Monday, November 17, 2014

A repost of my review of Kink: The Shocking Hidden Sex Lives of Americans by Susan Crain Bakos

Here's yet another old review reposted for your pleasure and edification.

If you're looking for cheap erotic thrills, skip this book and surf the net instead

Jul 18, 2003 (Updated Oct 22, 2011)


Rated a Very Helpful Review by the Epinions community

Pros: It's a book about kinky sex.

Cons: It's not a very interesting book about kinky sex.

The Bottom Line: Kink is what some folks might call a tease. It promises to get you all hot and bothered but ends up leaving you cold. Skip it.

I think I bought my copy of Susan Crain Bakos book, Kink: The Shocking Hidden Sex Lives of Americans (1995) back in 1999, when I was waiting for my first semester of graduate school to start. It was hot, I was bored, and let's face it, reading a cheap paperback book about kinky sex looked like it might be a fun way to spend an afternoon. Shoot, it was a non-fiction book and I could even justify it. I was, after all, getting my education in the health field, wasn't I? So I plunked down my $7 and took the book home to my little apartment.

Bakos interviewed single people and couples in cities nationwide. She got in touch with most of the people she interviewed through advertisements she placed in bondage publications.

After an introduction in which Bakos tries to give a history and commentary about kinky sex, Bakos divides the book into five parts. The first part details what Bakos seems to consider "garden variety" kink. It's entitled "Almost Every Sexually Adventurous Person Has Tried...", and there are three chapters. They include topics such as spanking, basic bondage, and most telling, "What's the One Thing He Says She Won't Do That He Really Wants To Do? Heterosexual Anal Sex" Sigh... Well, that title alone sort of implies that only men are kinky, doesn't it? Read the book and you will find that it's certainly not true that men are the only sexually kinky people out there. In each part of the book, Bakos details interviews she had with different people who answered her ads. In each interview, she is very descriptive about the surroundings and the mood of the occasion. Each meeting, especially those with the men, seems to have an underlying sexual conquest theme to it-- the men all seem to be trying to get into Bakos' pants (if she says so...). I found myself getting bored just reading the first part, but I kept reading because I had nothing else to do.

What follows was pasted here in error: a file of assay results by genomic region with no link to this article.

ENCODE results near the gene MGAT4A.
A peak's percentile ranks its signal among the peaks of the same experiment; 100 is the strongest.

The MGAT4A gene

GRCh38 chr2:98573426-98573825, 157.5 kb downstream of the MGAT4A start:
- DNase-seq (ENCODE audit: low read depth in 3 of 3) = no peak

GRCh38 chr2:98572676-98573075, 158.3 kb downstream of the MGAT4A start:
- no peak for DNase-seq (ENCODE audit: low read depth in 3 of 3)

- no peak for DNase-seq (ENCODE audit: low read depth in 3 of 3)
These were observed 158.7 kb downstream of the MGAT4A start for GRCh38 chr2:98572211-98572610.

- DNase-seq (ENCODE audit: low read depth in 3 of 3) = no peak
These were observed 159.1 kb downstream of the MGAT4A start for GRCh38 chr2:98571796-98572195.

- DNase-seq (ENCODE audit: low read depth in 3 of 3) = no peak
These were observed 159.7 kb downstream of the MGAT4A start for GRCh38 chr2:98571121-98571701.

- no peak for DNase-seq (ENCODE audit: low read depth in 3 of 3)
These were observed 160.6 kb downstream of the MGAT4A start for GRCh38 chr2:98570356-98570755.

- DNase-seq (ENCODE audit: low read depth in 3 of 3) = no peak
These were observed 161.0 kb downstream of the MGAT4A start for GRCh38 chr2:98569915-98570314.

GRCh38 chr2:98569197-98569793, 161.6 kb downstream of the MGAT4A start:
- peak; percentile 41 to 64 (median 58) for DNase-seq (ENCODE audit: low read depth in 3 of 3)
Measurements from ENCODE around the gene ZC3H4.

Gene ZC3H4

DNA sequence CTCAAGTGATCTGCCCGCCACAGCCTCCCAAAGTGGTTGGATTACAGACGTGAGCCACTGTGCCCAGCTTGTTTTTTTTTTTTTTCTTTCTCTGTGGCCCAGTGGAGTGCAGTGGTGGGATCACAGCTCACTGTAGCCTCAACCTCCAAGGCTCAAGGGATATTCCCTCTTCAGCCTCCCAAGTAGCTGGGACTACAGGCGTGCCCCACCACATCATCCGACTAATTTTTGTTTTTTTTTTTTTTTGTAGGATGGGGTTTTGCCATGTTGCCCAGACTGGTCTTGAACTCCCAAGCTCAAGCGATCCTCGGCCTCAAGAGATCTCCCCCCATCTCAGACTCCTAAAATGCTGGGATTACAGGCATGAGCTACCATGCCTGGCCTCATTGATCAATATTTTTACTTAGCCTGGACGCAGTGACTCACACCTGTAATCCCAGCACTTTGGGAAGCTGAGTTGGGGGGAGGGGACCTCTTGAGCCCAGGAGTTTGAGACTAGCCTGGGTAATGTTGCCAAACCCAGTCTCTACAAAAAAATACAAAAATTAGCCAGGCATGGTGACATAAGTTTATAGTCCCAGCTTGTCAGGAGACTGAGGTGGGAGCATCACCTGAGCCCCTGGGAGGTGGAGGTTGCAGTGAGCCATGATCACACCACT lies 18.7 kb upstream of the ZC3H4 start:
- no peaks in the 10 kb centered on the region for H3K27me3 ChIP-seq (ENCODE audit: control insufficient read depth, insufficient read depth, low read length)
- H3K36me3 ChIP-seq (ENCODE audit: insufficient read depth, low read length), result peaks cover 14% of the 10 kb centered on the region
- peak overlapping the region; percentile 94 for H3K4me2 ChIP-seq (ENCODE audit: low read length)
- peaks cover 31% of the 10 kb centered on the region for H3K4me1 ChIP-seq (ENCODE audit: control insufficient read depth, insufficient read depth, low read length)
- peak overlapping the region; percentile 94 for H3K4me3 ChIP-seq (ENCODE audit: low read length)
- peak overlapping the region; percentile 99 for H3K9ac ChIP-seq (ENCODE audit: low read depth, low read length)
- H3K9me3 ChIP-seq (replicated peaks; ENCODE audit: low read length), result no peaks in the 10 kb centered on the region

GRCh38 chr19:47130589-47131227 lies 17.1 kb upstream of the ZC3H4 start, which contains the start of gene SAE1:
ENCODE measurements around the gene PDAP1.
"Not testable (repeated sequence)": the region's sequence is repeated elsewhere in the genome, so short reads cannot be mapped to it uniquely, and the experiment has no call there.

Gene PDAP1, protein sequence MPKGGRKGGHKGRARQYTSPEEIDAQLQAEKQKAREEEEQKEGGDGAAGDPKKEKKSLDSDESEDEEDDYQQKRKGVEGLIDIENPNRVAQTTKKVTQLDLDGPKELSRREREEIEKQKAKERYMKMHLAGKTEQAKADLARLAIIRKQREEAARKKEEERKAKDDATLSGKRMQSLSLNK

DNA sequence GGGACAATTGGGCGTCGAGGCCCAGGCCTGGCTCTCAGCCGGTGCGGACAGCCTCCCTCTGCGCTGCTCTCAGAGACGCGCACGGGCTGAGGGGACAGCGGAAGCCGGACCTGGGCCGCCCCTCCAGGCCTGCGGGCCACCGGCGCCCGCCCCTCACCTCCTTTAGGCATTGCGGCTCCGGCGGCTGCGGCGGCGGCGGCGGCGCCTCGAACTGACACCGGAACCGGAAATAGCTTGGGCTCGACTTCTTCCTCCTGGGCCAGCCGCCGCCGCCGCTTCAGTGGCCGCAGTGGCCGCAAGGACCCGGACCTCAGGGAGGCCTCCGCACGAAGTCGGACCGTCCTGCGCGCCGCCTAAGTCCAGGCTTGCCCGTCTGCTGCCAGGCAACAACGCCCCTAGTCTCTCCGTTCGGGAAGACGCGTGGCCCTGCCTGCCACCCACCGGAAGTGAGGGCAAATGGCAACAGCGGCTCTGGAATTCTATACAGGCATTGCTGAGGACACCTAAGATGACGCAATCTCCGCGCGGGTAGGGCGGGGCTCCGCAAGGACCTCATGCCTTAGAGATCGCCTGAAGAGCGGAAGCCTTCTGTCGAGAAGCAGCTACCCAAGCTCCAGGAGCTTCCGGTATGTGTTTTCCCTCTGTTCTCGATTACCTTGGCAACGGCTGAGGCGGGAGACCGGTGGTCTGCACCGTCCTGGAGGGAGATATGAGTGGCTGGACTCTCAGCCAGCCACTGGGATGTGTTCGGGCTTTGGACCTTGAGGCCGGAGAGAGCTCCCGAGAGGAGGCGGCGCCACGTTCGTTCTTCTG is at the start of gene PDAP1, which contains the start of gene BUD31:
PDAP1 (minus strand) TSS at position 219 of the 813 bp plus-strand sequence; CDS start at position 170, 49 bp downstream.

The second part of the book is entitled "Pushing the Limits". Hmmm... Bakos is getting more daring now, so I read on. The chapters in this part include such subjects as S/M as foreplay, advanced bondage, Master/Mistress and Slave, Homosexual S/M and Lesbians, and one telling title, "Who's Really in Charge? Topping, Bottoming, Bottoming from the Top-- and the Switch". Sound juicy? Well, it should have been. But to tell you the truth, like the last part, I found the writing pretty dull. Bakos includes more interviews from people she's found through ads she placed in bondage publications. Throughout them all, however, there's no sense of wonder or fascination on her part. Instead, there's an overwhelming aura of arrogance. I wondered why she bothered writing on the subject because she didn't seem to learn anything from it; what's more, she seems to think that everyone wants her.